A flawed approach to a real problem: Equity fee should not be implemented

Campbell Lutz, Senior Staff Writer

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On Oct. 29, the Tulane Undergraduate Student Body passed a resolution 24-6 calling for the administration to institute a mandatory equity fee of $240 per student. The fee would go toward funding organizations that support marginalized groups on campus. The administration should not implement this fee. 

The university unquestionably needs to do a better job of supporting marginalized communities on campus. Funding for these vital organizations is low, with negative effects predictably following for marginalized students on campus. 

Though the intention of the fee is admirable, the undue financial burden it places on students and their parents is not. The passion and effort that has gone into drafting and passing this bill would be better spent encouraging the university to reallocate the already vast funds it has at its disposal, as evidenced by its numerous construction projects

Tuition at Tulane is sky-high at $54,820 per year in tuition and fees. Fortunately, students who receive need-based financial aid would not have to pay an equity fee. Unfortunately, not everyone who does not receive need-based financial aid can afford to cough up another $240 a year.

There is a false perception that all Tulane students who would have to pay the fee are supported by rich parents, but many students are actually taking out loans and are paying their own way through college. For students who work a minimum-wage job 30 hours a week to pay their bills, for parents who scrimp and save to put their children through a prestigious school like Tulane, adding another mandatory fee is an undue burden. 

In addition to this financial harm, there is something unsettling about the idea of having all students pay a fee that supports organizations which primarily benefit a small number of students. The other fees the university has – a $640 Health Center fee, a $240 student activity fee, a $360 recreation center fee – benefit all students. Not all students go to Reily, but all students have the opportunity to use Reily.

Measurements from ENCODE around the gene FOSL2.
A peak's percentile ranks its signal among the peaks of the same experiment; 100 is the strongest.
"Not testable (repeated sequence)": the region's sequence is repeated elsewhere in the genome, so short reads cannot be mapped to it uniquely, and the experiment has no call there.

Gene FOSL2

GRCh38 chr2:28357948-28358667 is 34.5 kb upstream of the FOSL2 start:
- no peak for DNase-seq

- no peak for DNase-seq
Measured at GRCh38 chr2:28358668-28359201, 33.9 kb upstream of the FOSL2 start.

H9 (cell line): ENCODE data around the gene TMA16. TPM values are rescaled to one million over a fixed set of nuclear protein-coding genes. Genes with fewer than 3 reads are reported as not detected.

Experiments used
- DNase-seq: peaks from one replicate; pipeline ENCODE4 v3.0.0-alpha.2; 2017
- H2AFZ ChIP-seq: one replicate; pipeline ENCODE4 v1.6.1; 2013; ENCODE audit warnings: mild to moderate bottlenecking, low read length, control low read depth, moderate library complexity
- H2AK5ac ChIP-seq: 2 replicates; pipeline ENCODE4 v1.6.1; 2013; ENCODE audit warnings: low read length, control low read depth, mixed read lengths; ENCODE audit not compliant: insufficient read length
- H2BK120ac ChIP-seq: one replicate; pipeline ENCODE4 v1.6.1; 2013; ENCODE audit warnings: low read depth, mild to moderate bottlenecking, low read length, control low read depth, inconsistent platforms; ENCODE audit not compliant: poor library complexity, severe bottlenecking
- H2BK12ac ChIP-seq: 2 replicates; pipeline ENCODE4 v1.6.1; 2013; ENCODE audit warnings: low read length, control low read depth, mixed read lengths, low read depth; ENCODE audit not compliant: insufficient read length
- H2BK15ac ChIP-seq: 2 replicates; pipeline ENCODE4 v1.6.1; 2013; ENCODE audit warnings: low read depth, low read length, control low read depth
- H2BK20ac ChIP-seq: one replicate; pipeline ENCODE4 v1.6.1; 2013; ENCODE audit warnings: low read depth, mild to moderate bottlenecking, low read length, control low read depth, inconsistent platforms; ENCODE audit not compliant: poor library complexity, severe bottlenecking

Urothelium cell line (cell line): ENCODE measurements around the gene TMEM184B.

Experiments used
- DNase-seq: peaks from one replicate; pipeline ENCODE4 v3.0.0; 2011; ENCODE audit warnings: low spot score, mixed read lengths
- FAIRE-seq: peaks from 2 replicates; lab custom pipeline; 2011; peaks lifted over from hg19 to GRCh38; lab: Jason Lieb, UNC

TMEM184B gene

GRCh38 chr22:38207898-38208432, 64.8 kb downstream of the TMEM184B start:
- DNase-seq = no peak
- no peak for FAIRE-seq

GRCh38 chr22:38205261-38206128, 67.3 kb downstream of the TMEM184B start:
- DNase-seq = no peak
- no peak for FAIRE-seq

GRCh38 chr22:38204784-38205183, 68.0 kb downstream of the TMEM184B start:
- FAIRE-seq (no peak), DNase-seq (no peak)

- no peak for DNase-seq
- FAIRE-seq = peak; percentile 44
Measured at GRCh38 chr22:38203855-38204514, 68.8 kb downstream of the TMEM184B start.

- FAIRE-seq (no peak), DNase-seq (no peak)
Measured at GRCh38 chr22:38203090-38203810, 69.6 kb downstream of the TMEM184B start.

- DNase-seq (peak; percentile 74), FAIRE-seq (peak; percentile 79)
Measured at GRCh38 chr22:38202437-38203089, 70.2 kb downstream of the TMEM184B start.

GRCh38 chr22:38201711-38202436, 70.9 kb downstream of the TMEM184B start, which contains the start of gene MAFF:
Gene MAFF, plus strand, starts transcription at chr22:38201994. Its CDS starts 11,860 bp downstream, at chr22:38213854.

Some argue that the fee supports some organizations that are open to all students. Six percent of the money would go to the Goldman Center for Student Accessibility, and a smaller percentage goes to Religious Life. 

While both the Goldman Center and religious organizations are theoretically open to all, only students who have a disability or identify as religious would use them in practice, meaning some students are still barred from the benefits of an equity fee. 

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Others argue all students must pay because all students indirectly benefit. The lack of diversity on campus is harmful to all, and giving organizations that support marginalized groups more money might help draw more diversity and thus help better educate students. But this goal can be accomplished by other means. Making poor college students even poorer seems like an odd way of making campus more equitable. 

Even the phrasing of “equity fee” implies students who aren’t part of a marginalized group have to pay for or are somehow personally responsible for inequity. Tulane has a history of racial discrimination, the effects of which are still felt today. But the students who attend Tulane cannot be held responsible for the inequity. We can and should separate the culpability of the institution of Tulane from that of students. 

The equity fee is an example of the overcorrection that can occur on college campuses. Many students are passionate about issues that have to do with discrimination and marginalization, which is wonderful and helpful but can go too far and end up causing harm. Students’ zeal would be better spent holding the university accountable rather than pressing to increase tuition. 

Finally, though USG passed the bill 24-6, that does not mean it is supported by the entire student body, or even a majority of it. There is a petition, but there was no vote or widespread effort to understand whether most students support the bill. The lack of debate surrounding the USG equity bill reflects a broader issue of a lack of genuine, campus-wide discourse. 

The equity fee is harmful, unjust and not necessarily reflective of the desires of the student body at large. The administration should not implement it. Instead, the administration should take the passion and zeal of the students who created and support the bill as a sign they should reallocate more funds to organizations that support marginalized communities on campus.